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Beautiful Boy

Posted on October 18, 2018 at 5:18 pm

B +
Lowest Recommended Age: High School
MPAA Rating: Rated R for drug content throughout, language, and brief sexual material
Profanity: Very strong language
Nudity/ Sex: Sexual situation and nudity
Alcohol/ Drugs: Extended and explicit substance abuse
Violence/ Scariness: Tense family confrontations, peril, serious medical issues
Diversity Issues: None
Date Released to Theaters: October 19, 2018

Copyright Amazon Studios 2018
Timothee Chalamet gives one of the most sensitive and compelling performances of the year in “Beautiful Boy,” based on the books by journalist David Sheff (Beautiful Boy: A Father’s Journey Through His Son’s Addiction) and his son Nic Sheff (Tweak: Growing Up on Methamphetamines). The story is a conventional tale of a prodigal son almost lost to drugs, but Chalamet’s performance is extraordinary, more than fulfilling the promise he showed last year in “Call Me By Your Name.”

While both books formed the basis for the film, most of it is from the perspective of the father, David (Steve Carell), who lives in a dream of a home in Marin County with his artist/earth mother of a second wife (Maura Tierney, great as always) and two angelic small children. David lives a dream writer’s life, with profiles of the world’s most accomplished and interesting people in publications like Rolling Stone. He has a warm, loving relationship with his son from the first marriage, Nic (Chalamet). Perhaps because he likes to think of himself as young and does not want Nic to think of him as out of touch, perhaps because he and Nic’s mother are divorced and he wants to make sure his time with his son is pleasant, perhaps because he is too indulgent, when Nic offers him some weed, he laughs and takes a couple of hits. After all, Nic is doing so well in school and is so gifted and so, well, beautiful (even Chalamet’s stunning performance cannot distract us from the wonder of his hair), and it’s a beautiful day, so why not?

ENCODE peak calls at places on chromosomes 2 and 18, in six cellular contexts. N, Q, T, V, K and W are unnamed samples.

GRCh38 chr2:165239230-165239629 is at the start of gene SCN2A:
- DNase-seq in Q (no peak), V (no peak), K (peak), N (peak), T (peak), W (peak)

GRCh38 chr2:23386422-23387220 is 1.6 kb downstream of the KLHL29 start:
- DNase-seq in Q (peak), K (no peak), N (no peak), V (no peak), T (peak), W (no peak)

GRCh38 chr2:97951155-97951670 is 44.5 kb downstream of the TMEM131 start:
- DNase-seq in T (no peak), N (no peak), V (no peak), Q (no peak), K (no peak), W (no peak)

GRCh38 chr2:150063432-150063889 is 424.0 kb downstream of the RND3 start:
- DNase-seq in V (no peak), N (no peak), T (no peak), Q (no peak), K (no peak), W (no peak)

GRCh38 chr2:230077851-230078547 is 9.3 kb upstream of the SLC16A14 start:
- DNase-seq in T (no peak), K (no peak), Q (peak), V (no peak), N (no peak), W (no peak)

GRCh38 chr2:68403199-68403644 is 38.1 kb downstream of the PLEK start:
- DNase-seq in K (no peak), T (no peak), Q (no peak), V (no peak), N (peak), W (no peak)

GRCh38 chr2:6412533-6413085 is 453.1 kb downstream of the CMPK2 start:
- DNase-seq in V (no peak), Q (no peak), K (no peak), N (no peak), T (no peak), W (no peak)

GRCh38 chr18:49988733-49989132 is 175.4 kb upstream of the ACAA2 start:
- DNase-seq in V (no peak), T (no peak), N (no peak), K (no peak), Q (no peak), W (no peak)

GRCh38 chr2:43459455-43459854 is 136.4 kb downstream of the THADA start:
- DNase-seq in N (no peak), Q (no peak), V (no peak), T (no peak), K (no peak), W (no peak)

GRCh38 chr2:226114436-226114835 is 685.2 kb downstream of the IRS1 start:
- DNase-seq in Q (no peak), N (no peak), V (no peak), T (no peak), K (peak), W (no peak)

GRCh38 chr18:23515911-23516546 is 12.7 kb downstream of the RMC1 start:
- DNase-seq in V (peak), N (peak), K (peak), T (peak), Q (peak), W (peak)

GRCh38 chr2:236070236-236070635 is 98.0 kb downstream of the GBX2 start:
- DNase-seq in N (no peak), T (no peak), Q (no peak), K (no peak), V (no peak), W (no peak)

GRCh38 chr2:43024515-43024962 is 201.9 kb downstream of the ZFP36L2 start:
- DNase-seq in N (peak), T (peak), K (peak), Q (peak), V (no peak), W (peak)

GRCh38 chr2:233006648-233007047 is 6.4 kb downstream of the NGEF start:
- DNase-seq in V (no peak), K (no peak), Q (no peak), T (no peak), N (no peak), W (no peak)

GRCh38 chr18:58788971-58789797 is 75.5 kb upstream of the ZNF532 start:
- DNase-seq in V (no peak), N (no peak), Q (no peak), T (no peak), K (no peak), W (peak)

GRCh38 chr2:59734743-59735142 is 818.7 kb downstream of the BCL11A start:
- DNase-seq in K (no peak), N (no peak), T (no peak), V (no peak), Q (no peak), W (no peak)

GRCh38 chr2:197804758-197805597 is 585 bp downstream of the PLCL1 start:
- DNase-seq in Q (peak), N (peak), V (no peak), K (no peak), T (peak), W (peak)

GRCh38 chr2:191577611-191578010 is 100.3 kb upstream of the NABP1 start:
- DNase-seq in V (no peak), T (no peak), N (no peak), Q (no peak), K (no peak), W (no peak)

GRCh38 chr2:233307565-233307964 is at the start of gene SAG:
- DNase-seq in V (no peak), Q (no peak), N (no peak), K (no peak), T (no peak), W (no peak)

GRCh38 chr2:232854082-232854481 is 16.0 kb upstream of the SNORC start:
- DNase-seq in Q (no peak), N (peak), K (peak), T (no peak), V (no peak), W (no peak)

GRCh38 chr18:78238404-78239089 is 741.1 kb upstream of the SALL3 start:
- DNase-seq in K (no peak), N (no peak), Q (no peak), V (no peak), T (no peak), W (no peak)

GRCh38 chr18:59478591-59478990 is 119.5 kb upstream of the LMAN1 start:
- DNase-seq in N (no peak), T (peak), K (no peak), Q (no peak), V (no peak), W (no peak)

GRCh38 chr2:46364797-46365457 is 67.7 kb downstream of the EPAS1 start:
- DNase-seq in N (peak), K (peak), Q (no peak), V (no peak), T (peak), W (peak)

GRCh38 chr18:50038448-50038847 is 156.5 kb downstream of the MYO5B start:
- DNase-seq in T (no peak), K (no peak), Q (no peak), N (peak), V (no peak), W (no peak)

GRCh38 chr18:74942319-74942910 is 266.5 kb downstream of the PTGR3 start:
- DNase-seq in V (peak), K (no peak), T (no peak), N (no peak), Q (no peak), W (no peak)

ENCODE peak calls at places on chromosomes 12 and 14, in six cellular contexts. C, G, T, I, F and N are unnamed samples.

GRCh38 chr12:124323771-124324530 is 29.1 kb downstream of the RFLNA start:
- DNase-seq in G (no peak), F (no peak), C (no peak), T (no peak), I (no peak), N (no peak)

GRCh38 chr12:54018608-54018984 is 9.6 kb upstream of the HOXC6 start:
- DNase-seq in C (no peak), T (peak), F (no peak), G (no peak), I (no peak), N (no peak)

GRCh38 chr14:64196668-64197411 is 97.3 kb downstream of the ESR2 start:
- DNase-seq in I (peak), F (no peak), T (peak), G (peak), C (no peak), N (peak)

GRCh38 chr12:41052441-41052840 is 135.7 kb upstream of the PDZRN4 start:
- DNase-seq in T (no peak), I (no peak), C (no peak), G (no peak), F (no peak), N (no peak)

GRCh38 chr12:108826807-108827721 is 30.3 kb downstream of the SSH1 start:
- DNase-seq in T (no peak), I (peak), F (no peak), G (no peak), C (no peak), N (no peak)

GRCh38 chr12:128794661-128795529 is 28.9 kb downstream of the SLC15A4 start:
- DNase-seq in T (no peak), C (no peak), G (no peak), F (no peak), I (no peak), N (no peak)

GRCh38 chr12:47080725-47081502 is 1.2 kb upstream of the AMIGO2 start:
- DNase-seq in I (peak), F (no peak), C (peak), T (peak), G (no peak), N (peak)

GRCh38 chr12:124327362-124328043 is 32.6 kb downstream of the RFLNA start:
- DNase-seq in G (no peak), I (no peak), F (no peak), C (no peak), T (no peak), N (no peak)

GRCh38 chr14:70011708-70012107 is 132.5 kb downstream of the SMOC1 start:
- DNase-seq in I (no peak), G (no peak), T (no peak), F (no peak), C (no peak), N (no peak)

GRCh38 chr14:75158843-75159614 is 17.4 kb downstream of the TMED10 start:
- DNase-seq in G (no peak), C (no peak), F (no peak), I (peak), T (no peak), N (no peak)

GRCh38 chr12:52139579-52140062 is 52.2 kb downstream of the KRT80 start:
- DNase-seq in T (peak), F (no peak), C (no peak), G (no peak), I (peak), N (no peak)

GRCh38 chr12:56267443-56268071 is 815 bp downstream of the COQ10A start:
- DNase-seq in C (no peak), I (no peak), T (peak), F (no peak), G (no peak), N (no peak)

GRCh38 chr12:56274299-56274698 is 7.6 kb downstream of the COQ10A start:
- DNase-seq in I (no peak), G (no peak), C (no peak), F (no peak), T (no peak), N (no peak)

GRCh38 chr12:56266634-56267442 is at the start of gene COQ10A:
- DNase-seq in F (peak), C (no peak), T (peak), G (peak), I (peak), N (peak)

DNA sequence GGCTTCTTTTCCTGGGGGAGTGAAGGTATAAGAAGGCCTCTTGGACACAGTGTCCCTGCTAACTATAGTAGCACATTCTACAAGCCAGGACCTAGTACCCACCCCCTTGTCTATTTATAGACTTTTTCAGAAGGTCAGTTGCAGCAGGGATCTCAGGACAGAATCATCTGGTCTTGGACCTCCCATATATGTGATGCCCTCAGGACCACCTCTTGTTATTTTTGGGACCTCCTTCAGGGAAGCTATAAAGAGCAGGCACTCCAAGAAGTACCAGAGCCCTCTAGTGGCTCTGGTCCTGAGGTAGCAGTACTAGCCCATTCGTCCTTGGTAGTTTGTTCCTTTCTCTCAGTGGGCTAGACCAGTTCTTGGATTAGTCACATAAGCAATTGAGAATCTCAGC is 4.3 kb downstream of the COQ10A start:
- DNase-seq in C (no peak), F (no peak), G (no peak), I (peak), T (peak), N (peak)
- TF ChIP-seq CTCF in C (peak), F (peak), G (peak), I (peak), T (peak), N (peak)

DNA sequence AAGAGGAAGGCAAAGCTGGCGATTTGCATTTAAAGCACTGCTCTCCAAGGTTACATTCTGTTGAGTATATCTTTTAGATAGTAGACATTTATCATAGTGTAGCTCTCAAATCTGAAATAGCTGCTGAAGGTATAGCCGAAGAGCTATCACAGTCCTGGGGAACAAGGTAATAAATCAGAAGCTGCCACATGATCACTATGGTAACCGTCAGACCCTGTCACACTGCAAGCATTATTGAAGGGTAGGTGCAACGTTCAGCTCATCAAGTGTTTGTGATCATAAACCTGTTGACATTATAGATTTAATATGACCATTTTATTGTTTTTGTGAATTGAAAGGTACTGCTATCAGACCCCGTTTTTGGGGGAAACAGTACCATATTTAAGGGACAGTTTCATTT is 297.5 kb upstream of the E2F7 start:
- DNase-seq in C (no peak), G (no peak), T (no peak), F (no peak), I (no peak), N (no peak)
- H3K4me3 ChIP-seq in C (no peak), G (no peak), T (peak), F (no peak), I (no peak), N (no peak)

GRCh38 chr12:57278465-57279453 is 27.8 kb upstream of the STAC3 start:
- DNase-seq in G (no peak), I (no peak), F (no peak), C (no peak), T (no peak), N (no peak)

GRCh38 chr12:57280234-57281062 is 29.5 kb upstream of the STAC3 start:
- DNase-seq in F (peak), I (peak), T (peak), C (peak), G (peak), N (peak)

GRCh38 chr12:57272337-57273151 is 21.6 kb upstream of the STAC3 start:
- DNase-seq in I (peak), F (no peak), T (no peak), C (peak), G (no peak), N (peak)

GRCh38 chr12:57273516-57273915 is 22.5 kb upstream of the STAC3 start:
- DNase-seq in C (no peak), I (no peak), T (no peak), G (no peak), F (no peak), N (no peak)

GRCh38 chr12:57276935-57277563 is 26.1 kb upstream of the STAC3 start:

David does not know that Nic has gone past some recreational marijuana use. He is addicted to methamphetamines, and as we will learn from the expert David consults (Timothy Hutton), that drug changes the brain chemistry to make the addiction especially intractable. Apparently he has not been truthful about why he is there. The doctor thinks it is for a magazine story. But when David explains he is there for personal reasons, the doctor is sympathetic. David says he has just two questions: What is this doing to Nic and how can he help? Both answers are far from what he had hoped.

The movie goes back and forth in time, intended to show us David’s painful memories of happier times and his increasing understanding of how little he can do to fix this problem. But it gets discursive and distracting, making it difficult for the story to gain momentum.

And it never gets past the privileged, secular version of revival meeting testimony, another “was blind but now I see” story of a prodigal son who hit bottom, then went lower, then went even lower, and then found his way home, in part because he was born into a family that made it possible to treat his addiction as youthful folly and a medical problem and not a crime.

Carell is very good as the anxious, frustrated, and embarrassed father, who keeps trying to insist that he and Nic were closer than most fathers and sons, and that “this is now who we are” until he has to admit that this is exactly who they are. But it is Chalamet who takes this out of the category of just another Lifetime movie about heartbreak in suburbia. While the movie goes back and forth in time, Chalamet is always astonishingly precise about where Nic is on his slide to the bottom, whether he is strung out, in denial, trying to manipulate his family, terrified, or just whacked out of his head. It’s a dozen performances in one, each one a complex, beautifully observed portrait.

It is too bad it is not in a better movie. Perhaps because it tries to cover both books, it lacks focus. What is the lesson here? That parents have to accept that they cannot fix their children? That this country needs a better drug policy? Most likely it is that if you’re going to be a teenage drug addict, it’s better to be from a white family with money to pay for repeated stints in rehab.